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F-4J resin cockpit question

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I recently got an F-4J resin cockpit, and either read or somebody told me that the way they make resin pieces yo have to soak them in soapy water before you can put any paint on. Is this true? If so for how long?

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Many builders do scrub or soak their resin parts before painting. Stuff called "mold release" is used when casting resin parts that allows them to be removed from their rubber molds easier. This same mold release may be still on the parts. If so, it can affect whether or not your paint adheres to the parts properly, or cause "fish-eyes" and other paint finish problems. It's up to you whether you want to wash them, or take your chances and skip the step. I very seldom wash my resin goodies, and have had very few problems. But then again may have just been lucky! :smiley20:

 

It's a good idea to submerge them in warm soapy water, scrub them gently with an old toothbrush, rinse them, and allow them to air dry overnight. By the way, regular plastic kits can also have this same problem! Hope this helps.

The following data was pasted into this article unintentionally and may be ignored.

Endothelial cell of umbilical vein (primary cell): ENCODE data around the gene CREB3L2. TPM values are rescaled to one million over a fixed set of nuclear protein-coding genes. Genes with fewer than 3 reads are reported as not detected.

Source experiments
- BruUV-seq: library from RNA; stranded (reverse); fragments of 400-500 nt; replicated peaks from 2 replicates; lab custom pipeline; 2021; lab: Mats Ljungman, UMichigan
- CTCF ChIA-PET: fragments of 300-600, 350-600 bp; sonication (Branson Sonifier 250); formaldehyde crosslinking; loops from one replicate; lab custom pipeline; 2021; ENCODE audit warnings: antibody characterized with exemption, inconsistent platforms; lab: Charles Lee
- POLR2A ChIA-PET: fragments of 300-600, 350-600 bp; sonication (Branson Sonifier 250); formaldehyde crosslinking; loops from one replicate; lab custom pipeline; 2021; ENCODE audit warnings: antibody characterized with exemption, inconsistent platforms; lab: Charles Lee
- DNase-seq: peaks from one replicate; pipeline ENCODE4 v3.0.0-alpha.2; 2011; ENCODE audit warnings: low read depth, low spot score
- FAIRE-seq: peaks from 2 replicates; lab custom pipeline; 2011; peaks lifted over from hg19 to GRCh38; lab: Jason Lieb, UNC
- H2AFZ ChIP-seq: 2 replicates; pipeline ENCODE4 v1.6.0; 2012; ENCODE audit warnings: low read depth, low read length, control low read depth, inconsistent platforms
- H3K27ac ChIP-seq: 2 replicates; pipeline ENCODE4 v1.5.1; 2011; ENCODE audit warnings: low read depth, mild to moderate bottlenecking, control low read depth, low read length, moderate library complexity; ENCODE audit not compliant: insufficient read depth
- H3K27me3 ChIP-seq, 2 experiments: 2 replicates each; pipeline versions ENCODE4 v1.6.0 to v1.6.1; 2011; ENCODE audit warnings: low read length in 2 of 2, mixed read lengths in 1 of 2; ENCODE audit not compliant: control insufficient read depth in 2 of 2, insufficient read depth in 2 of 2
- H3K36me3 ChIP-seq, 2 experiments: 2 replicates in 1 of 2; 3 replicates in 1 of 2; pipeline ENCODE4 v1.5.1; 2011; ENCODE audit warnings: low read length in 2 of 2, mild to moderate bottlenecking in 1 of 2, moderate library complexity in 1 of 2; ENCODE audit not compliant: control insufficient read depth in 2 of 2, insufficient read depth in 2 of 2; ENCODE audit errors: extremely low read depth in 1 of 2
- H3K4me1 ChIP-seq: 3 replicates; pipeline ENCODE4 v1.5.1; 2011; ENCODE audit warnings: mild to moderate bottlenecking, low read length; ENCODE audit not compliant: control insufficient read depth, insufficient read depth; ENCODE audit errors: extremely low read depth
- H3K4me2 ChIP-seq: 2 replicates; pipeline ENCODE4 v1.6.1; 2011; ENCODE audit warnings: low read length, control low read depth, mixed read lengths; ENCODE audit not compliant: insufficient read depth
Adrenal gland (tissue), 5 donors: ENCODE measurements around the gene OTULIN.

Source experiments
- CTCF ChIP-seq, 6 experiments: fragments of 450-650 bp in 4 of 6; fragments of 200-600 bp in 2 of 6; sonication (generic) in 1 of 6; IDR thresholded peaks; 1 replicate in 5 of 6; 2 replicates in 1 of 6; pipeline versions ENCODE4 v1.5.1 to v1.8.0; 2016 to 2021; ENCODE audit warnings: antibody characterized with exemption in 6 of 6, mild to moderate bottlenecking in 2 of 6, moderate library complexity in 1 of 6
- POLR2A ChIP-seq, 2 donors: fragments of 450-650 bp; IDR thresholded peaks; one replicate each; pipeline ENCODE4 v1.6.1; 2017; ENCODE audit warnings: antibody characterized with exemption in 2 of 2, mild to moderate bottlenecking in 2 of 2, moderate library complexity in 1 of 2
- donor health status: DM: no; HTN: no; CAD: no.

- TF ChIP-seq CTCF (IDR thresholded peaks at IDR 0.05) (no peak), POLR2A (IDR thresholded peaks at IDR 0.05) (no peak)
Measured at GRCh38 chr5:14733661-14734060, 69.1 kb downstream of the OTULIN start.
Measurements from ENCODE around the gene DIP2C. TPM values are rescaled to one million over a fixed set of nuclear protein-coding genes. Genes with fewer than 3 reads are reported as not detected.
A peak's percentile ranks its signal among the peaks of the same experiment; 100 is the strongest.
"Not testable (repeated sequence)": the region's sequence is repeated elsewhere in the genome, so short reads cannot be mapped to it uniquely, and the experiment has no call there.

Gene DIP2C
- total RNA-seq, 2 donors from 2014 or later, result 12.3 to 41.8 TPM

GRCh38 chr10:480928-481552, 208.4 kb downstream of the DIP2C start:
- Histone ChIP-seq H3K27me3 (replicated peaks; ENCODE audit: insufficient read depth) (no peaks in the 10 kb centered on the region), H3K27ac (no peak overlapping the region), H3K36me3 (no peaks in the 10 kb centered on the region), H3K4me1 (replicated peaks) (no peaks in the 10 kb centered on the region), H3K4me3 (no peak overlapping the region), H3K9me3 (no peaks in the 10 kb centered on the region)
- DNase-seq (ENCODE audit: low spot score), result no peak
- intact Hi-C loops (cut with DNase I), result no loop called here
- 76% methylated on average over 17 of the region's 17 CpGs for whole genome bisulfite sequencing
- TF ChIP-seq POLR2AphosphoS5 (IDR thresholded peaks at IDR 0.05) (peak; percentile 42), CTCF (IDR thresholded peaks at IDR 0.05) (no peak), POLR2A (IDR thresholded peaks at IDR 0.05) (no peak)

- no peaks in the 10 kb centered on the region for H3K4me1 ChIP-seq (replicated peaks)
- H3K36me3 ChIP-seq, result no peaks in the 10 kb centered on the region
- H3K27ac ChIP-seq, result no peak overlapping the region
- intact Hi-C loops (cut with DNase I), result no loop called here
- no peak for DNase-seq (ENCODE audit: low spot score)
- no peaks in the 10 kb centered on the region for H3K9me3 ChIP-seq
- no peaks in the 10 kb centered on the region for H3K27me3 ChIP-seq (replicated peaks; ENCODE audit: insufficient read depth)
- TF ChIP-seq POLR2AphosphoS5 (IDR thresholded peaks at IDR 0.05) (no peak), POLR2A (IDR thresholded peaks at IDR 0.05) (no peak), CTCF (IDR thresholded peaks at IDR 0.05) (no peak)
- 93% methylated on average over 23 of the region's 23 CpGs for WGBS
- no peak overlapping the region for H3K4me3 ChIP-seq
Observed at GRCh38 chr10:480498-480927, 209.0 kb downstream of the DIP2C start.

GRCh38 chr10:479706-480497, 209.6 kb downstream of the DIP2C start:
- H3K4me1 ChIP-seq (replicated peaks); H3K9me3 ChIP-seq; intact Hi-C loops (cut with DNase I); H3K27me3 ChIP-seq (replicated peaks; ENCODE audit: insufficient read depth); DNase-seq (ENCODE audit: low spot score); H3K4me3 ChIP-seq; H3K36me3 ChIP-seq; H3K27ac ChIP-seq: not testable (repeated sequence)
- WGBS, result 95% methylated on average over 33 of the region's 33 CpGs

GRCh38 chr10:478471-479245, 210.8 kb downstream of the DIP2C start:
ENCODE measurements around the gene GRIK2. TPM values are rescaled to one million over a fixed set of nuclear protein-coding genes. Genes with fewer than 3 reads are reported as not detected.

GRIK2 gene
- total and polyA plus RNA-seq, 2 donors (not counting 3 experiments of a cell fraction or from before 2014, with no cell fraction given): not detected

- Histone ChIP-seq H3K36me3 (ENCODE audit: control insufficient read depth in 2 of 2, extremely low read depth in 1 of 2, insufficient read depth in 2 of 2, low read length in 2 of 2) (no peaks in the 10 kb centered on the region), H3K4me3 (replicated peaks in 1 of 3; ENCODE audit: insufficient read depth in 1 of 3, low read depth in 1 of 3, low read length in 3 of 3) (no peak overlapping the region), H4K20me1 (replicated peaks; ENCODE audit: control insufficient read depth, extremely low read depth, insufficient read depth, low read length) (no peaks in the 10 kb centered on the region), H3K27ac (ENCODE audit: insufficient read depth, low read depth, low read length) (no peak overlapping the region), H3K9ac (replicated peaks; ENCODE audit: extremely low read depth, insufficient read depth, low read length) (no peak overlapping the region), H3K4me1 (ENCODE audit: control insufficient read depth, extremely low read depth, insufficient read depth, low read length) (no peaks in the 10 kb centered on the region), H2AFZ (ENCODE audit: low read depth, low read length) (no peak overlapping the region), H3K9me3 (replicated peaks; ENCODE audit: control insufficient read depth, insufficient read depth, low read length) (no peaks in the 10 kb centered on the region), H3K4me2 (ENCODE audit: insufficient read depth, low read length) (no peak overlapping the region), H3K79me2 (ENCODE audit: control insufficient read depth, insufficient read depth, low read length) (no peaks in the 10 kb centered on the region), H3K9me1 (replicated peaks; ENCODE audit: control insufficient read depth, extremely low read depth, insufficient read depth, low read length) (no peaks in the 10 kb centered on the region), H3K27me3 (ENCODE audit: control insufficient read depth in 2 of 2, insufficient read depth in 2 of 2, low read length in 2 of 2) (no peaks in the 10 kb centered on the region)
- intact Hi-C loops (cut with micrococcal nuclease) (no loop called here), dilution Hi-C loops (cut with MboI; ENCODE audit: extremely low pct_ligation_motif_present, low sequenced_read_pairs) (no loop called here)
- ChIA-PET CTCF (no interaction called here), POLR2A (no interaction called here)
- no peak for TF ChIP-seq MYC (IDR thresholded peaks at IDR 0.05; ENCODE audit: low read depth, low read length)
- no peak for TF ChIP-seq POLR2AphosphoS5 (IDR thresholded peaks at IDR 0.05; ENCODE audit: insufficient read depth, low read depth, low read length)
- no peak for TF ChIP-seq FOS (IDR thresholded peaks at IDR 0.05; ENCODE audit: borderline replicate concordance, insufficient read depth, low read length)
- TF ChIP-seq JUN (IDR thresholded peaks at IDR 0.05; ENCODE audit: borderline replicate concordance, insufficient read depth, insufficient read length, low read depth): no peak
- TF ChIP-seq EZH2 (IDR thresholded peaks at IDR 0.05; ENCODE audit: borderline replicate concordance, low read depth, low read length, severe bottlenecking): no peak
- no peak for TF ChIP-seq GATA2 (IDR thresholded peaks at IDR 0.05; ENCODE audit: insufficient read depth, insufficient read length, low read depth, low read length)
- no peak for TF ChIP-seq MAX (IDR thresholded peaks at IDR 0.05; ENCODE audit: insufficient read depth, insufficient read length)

GIL :smiley16:

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Not only resin parts but you should soak all pieces and parts plastic and resin. Mold release can cause fish eyes. Some people wear soft gloves when assembleing a model.

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Many builders do scrub or soak their resin parts before painting. Stuff called "mold release" is used when casting resin parts that allows them to be removed from their rubber molds easier. This same mold release may be still on the parts. If so, it can affect whether or not your paint adheres to the parts properly, or cause "fish-eyes" and other paint finish problems. It's up to you whether you want to wash them, or take your chances and skip the step. I very seldom wash my resin goodies, and have had very few problems. But then again may have just been lucky! :smiley20:

 

It's a good idea to submerge them in warm soapy water, scrub them gently with an old toothbrush, rinse them, and allow them to air dry overnight. By the way, regular plastic kits can also have this same problem! Hope this helps.

 

GIL :smiley16:

 

So from what you have said you would recommend to not soak them but just use them as is?

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Yes. Yes not long at all. The same goes for an injection molded kit. Oils from the production process can sometimes remain on the parts. When paint hits a spot with that residual oil, the result is a minor mess that will require a bit of sanding and re-painting. I always give all of the resin parts / sprues of a plastic kit a quick wash in warm soapy water before doing anything else - the now ritual first step. I just put enough warm water into the sink or a tub to cover all of the parts, (making darn sure the drain is tight if you use the sink), squirt some dishwashing detergent in, gently run an old toothbrush over the parts, rinse then dry.

I recently got an F-4J resin cockpit, and either read or somebody told me that the way they make resin pieces yo have to soak them in soapy water before you can put any paint on. Is this true? If so for how long?